COMMONWEALTH v. BAKER

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Appeals Court of Massachusetts.

 COMMONWEALTH v. Brian K. BAKER.

No. 97-P-1638.

Decided: February 22, 1999

Michael A. Bergeron, Brockton, for the defendant. Kelly-Anne DeFao, Assistant District Attorney, for the Commonwealth.

 Before a judge of the District Court, the defendant, Baker, entered a plea of guilty to a charge of malicious damage to a motor vehicle (G.L. c. 266, § 28).   Six months after he was adjudged guilty, was fined $100, and suffered suspension of his driver's license, the defendant moved through counsel to withdraw his plea of guilty.   That motion was denied, and it is from that order that the defendant appeals.

The defendant acted without the assistance of counsel at the arraignment at which he made his guilty plea.   The judge engaged the defendant in a colloquy designed to inform him about the trial by jury to which he was entitled, about the government's burden of proof, and about the possible consequences of a judgment of guilty (e.g., deportation).   The defendant was also offered the help of an appointed counsel.   Although the judge did not set forth the elements of the crime, the defendant admitted to the facts constituting the offense that the prosecutor recited.   There is no suggestion in the defendant's appeal that he was inadequately informed by the judge about his rights or about the consequences of a guilty plea.   It was the defendant's contention when he moved to withdraw his plea that, lacking counsel, he had not realized he had a good defense.

Slashing two tires on his former woman friend's car was the crime to which the defendant admitted.   On further thought, the defendant concluded, it was a pal who did the tire slashing and he, the defendant, was an astonished and innocent witness.   In an affidavit furnished in support of his motion to withdraw his guilty plea, the defendant related that, on October 26, 1996, while driving his car in the neighborhood of his former woman friend's house (at his arraignment, the defendant had admitted driving to her driveway), a friend riding in the passenger seat leapt from the car and slashed tires on the woman's car.   “Although I was in the automobile, I was not aware that the person in my passenger seat was going to slash the tires on Nadine's vehicle,” the defendant stated in his affidavit.   The defendant went on to say it was his intention to withdraw his guilty plea in February, 1997.   As to why the motion to so do was only filed on July 31, 1997, the defendant's lawyer explained in an affidavit that there had been “certain problems arising in the effort to get a copy of the tape from [d]efendant's guilty plea.”   The judge was not bound to credit the affidavits and, indeed, could be forgiven for regarding them skeptically.   That the defendant's friend should choose, independently and spontaneously, of all the tires in the world, to slash those of his chum's woman friend is a story that required a fairly high order of willing suspension of disbelief.   Unlike the circumstances in Commonwealth v. Correa, 43 Mass.App.Ct. 714, 717, 686 N.E.2d 213 (1997), here the prosecutor recited the facts that incorporated the necessary elements of the crime.  (The requirement of an intelligent plea was thus met by the third method outlined in Correa.)   The defendant protested in his motion to withdraw his guilty plea that he mistakenly understood that mere  presence in his car was enough to prove his guilt of malicious destruction of his former woman friend's vehicle.   The judge at the plea was not bound to counter the defendant's unspoken misconceptions, and the judge on the motion to withdraw the plea was not bound to credit the defendant's statement, as it did not square with what he had earlier admitted to.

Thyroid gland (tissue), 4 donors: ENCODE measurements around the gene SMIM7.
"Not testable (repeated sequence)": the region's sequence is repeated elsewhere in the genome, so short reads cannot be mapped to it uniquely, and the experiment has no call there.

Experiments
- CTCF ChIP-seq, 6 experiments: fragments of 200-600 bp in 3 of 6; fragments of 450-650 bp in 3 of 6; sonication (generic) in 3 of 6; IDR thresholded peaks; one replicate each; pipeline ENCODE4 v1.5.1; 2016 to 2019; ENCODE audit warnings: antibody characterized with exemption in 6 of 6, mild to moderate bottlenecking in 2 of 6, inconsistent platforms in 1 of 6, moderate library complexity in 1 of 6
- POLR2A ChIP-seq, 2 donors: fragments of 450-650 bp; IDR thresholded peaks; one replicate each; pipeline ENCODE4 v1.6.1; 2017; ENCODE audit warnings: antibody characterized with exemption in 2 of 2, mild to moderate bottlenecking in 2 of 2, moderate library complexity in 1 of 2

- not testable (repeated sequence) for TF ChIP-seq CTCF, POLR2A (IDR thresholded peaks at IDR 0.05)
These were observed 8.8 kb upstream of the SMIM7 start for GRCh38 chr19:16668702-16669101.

In the absence of prejudicial constitutional error, the criterion by which the motion judge was to guide himself was whether it appeared that justice may not have been done when the defendant pleaded guilty.   See Commonwealth v. Correa, id. at 716, 686 N.E.2d 213.  “The motion is addressed to the sound discretion of the judge, [citation omitted] and the judge's disposition of the motion will not be reversed for abuse of discretion unless it is manifestly unjust․”  Ibid. There was scant possibility that an injustice occurred in this case, and the motion judge did not abuse his discretion.

Order denying motion to withdraw guilty plea affirmed.

RESCRIPT.